# Statics

*label*Business

*timer*Asked: Dec 22nd, 2013

**Question description**

**1. ** How do statistical tests like the one sample t adjust for the absence of parameter values?

@Answer found in section 4.3 The One-sample *t*-Test, in *Statistics for Managers*

(Points : 1) The values are estimated from sample data.

The values are assumed to have a constant value.

The test is reconstructed so that the values aren’t needed.

The test is reformulated so that data are always normal.

Type II Type III Type IV |

Has there been a type I error? Does the sample represent the population? Are the data normal? |

False |

.The variance in the data set. The allowable error or variation from the actual population mean .The size of the population to be sampled. |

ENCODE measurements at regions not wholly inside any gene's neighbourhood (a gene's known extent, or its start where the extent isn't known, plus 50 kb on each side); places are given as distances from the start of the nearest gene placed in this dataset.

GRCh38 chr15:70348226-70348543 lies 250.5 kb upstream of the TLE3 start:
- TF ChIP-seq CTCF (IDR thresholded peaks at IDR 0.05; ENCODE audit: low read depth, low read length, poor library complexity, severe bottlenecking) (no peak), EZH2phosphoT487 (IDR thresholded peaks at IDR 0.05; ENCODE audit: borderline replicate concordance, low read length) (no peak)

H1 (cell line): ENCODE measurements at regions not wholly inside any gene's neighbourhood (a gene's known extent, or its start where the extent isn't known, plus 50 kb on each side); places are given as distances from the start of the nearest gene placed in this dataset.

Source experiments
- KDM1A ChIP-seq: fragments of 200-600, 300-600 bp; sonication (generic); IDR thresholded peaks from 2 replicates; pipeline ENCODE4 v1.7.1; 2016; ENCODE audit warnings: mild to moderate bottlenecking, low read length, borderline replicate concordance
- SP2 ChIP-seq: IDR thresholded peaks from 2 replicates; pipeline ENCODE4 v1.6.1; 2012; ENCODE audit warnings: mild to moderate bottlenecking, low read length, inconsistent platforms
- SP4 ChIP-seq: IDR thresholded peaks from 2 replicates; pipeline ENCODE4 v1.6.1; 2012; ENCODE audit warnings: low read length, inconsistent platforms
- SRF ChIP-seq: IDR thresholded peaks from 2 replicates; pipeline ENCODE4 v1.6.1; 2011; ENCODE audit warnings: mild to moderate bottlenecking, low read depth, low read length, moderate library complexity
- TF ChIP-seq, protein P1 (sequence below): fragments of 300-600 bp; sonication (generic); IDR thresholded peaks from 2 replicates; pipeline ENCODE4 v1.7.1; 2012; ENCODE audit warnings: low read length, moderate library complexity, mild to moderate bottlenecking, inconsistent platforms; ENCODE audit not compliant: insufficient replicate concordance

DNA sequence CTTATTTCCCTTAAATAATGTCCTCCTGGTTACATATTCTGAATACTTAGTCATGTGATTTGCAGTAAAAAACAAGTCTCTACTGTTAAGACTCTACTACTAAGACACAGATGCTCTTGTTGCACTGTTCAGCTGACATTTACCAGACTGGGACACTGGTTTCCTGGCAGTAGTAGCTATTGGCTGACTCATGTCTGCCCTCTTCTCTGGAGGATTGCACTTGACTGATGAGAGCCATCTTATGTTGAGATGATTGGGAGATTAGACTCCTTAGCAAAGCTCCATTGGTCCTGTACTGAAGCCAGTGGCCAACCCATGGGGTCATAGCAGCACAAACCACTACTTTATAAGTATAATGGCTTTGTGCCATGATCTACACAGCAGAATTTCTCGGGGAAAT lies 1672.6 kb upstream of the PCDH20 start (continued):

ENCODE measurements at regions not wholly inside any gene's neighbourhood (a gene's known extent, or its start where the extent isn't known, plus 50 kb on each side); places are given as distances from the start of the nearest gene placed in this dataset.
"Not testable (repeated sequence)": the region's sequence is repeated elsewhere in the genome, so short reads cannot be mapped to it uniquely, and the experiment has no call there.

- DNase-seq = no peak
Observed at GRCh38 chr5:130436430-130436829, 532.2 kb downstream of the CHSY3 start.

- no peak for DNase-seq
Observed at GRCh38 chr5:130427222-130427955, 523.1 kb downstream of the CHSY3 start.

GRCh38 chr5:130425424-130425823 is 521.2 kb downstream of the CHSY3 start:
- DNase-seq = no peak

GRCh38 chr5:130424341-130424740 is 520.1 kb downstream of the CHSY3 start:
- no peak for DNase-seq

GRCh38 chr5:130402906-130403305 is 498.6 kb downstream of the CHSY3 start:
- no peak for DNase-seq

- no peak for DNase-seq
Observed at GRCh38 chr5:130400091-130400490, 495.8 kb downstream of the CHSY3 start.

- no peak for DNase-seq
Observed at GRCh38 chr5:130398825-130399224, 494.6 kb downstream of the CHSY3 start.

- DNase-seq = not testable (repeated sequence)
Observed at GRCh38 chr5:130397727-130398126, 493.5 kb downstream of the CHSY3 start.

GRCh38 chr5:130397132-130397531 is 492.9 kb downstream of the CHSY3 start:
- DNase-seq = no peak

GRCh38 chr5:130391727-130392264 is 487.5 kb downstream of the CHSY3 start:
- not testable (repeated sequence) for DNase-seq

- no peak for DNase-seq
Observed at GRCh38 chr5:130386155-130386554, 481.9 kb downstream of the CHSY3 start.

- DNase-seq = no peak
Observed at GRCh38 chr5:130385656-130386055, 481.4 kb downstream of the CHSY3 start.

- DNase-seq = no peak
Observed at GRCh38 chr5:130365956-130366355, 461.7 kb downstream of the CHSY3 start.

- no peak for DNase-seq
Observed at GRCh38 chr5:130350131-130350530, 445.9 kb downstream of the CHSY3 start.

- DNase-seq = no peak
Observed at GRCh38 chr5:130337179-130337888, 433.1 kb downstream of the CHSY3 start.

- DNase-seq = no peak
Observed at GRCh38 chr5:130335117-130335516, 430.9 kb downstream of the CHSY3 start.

statistically significant, statistically non-significant statistically non-significant, statistically significant statistically non-significant, statistically non-significant |

Powerful tests are more inclined to type II than type I errors. Powerful tests compensate for decision errors with stronger effect sizes. Powerful tests minimize type II errors. |

The t-test is more sensitive to minor differences between sample and population. With the t-test one can be confident of the normality of the data. The t-test requires no <known> parameter standard error of the mean. |

Smaller critical values indicate significance. Rejecting at H _{O}= .05 involves less chance of error. There are fewer calculations to make. |

False |